Our guest-producer this month, Michael O’Driscoll, invites us to listen to the introductions of the late Douglas Barbour (March 21, 1940 – Sept 25, 2021) from readings held at the University of Alberta. What are we listening to when we hear introductory remarks from past readings spliced together? By asking us to listen to remember, this episode remembers Barbour in his element —in sonic performance — and what we hear in the selected recordings is a combination both of poetic sound and sounds of deep care as he welcomes each writer to the microphone.
A fresh take on sounds from the past, ShortCuts is a monthly feature on The SpokenWeb Podcast feed and an extension of the ShortCuts blog posts on SPOKENWEBLOG. Stay tuned for monthly episodes of ShortCuts on alternate fortnights (that’s every second week) following the monthly SpokenWeb podcast episode.
Guest Producer: Michael O’Driscoll
Series Producer: Katherine McLeod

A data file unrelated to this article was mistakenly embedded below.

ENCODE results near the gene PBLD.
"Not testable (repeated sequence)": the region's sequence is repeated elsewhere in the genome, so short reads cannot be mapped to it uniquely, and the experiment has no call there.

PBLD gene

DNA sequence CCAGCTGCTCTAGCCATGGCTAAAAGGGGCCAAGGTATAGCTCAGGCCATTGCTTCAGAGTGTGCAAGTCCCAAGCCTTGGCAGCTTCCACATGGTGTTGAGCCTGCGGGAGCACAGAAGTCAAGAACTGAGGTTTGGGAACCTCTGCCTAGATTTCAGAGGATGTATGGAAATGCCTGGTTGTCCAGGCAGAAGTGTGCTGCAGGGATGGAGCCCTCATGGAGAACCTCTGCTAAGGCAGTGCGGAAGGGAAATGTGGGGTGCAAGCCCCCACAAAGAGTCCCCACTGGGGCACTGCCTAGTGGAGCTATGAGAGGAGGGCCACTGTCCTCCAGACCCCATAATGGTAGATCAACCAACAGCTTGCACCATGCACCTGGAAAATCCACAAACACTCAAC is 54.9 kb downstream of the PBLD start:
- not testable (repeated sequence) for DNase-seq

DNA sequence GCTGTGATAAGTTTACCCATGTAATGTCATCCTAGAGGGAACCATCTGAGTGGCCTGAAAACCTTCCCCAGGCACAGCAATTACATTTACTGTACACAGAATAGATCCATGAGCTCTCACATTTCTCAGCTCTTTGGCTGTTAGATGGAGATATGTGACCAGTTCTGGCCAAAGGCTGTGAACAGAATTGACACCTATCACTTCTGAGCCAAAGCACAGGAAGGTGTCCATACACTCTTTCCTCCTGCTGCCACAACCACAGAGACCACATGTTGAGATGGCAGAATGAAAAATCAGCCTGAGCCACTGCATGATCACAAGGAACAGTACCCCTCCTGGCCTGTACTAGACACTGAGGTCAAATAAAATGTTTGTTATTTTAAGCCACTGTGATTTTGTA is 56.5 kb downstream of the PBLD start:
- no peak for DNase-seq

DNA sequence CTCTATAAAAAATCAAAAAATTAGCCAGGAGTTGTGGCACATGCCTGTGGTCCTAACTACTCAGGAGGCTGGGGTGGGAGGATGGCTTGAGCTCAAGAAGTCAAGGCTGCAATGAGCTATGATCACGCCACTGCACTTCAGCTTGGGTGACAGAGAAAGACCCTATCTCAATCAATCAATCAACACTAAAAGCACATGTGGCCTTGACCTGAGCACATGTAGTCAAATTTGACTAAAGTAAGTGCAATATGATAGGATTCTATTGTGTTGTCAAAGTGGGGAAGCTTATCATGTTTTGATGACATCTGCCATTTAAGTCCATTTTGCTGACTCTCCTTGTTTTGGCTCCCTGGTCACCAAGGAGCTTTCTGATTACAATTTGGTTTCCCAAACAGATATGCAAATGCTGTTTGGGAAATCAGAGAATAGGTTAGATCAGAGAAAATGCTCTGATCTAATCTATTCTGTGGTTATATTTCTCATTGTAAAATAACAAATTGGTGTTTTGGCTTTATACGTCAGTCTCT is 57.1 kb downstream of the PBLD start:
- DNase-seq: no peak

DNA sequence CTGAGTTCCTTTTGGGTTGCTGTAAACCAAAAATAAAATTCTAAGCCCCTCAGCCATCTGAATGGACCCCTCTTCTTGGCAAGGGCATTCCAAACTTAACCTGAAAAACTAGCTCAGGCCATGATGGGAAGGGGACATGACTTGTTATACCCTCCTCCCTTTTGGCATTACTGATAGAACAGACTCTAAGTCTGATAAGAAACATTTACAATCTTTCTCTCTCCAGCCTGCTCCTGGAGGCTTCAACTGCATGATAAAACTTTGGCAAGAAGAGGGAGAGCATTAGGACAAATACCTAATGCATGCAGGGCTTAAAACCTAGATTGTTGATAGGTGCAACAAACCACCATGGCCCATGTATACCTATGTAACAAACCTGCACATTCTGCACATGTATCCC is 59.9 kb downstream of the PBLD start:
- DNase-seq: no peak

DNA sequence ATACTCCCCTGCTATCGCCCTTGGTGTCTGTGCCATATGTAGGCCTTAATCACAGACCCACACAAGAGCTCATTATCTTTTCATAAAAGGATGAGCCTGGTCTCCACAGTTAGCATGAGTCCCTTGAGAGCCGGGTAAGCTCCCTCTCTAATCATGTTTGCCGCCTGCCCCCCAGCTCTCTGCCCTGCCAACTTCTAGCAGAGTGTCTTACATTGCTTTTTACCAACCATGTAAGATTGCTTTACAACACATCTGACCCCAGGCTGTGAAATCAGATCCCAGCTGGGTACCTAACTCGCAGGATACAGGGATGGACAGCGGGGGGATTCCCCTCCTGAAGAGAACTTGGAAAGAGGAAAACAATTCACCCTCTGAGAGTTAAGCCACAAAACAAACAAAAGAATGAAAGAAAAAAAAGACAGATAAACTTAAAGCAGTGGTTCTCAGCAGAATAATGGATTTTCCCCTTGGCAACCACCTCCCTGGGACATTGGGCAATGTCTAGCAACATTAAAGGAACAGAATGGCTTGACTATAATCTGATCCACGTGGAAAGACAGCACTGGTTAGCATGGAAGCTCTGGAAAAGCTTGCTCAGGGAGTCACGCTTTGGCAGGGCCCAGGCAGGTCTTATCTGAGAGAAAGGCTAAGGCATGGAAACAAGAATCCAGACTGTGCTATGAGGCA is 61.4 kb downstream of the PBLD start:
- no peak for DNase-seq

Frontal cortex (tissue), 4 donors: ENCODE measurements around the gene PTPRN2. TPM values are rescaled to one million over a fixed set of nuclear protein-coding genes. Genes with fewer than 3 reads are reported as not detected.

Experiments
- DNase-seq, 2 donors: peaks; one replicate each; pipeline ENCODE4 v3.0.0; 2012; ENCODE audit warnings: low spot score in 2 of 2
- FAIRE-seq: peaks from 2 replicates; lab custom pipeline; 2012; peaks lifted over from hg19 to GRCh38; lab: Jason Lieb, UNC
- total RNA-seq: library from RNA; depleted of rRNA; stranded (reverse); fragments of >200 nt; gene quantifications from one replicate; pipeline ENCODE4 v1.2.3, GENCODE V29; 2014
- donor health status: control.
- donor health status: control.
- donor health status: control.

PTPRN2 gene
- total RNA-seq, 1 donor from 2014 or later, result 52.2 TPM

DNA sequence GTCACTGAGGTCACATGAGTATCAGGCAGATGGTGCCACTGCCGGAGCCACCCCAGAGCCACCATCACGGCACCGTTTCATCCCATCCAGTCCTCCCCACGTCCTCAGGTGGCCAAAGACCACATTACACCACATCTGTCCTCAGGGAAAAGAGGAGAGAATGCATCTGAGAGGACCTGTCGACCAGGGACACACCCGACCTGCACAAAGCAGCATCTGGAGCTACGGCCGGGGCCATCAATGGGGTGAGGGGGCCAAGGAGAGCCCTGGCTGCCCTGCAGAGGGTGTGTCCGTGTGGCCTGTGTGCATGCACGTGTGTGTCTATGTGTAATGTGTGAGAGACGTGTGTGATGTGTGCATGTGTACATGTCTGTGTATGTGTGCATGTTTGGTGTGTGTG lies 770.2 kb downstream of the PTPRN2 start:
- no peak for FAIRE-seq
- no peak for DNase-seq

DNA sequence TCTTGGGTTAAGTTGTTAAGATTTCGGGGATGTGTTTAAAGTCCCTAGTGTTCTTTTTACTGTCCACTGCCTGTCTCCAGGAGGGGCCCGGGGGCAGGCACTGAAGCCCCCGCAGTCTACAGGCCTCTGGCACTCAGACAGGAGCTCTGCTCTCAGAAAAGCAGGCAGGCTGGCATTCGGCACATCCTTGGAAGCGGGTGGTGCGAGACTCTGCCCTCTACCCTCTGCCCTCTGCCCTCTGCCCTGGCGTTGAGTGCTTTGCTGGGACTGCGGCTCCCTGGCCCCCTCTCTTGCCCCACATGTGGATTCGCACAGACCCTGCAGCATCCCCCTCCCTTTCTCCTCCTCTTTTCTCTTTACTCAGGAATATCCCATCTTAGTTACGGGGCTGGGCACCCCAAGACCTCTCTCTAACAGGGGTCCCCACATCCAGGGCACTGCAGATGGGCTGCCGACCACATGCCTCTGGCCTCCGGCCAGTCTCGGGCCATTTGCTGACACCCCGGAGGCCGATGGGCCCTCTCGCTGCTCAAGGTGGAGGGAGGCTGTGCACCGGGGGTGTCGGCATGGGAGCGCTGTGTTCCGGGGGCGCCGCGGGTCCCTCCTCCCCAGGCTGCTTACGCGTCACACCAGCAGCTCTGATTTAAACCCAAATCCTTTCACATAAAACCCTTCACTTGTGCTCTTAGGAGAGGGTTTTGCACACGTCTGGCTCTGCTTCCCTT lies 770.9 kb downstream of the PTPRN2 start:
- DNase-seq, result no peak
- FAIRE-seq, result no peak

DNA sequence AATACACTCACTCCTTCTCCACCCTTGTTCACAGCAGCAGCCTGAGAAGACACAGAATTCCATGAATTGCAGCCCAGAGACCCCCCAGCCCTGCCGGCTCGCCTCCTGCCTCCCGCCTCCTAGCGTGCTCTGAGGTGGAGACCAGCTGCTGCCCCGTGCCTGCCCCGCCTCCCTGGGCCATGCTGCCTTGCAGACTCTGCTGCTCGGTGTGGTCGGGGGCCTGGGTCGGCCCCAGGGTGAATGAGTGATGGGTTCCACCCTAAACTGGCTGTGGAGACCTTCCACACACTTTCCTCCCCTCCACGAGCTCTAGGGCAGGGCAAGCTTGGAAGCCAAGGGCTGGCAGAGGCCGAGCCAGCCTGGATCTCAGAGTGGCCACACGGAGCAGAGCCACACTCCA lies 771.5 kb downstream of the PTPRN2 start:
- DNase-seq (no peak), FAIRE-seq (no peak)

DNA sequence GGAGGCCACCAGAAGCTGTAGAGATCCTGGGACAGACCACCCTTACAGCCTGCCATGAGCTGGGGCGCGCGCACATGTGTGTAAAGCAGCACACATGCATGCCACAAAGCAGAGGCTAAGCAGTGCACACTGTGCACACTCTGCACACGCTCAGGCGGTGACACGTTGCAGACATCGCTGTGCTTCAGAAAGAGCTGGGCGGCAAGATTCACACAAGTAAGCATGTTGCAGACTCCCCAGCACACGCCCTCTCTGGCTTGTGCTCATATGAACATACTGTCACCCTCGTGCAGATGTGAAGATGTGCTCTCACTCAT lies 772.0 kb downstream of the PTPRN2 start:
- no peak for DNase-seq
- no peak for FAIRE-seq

Host: Hannah McGregor
Supervising Producer: Judith Burr
Audio played in this ShortCuts is excerpted from the SpokenWeb’s audio collections held by the University of Alberta. The audio is currently being catalogued by SpokenWeb researchers.
Audio of Douglas Barbour reading “The Gone Tune” is from the cassette tape recording of The Bards of March (15 March 1986).
Audio of Douglas Barbour’s introductions are selected from readings recorded in 1977-1981. The poets introduced are, in order of audio appearance: Tom Wayman, Phyllis Webb, Fred Wah, Maxine Gadd, George Bowering, Roy Kiyooka, Penn Kemp, Leona Gom, John Newlove, Sheila Watson, Robert Kroetsch, and bpNichol.
NeWest Press: IN MEMORIAM: DOUGLAS BARBOUR (1940-2021), https://newestpress.com/news/in-memoriam-douglas-barbour-1940-2021
Douglas Barbour (March 21, 1940 – September 25, 2021), https://robmclennan.blogspot.com/2021/09/douglas-barbour-march-21-1940-september.html
“Sounds of Trance Formation: An Interview with Penn Kemp.” Produced by Nick Beauchesne & Penn Kemp for The SpokenWeb Podcast and starts with a clip from the Trance Form reading hosted by Douglas Barbour at the University of Alberta (1977).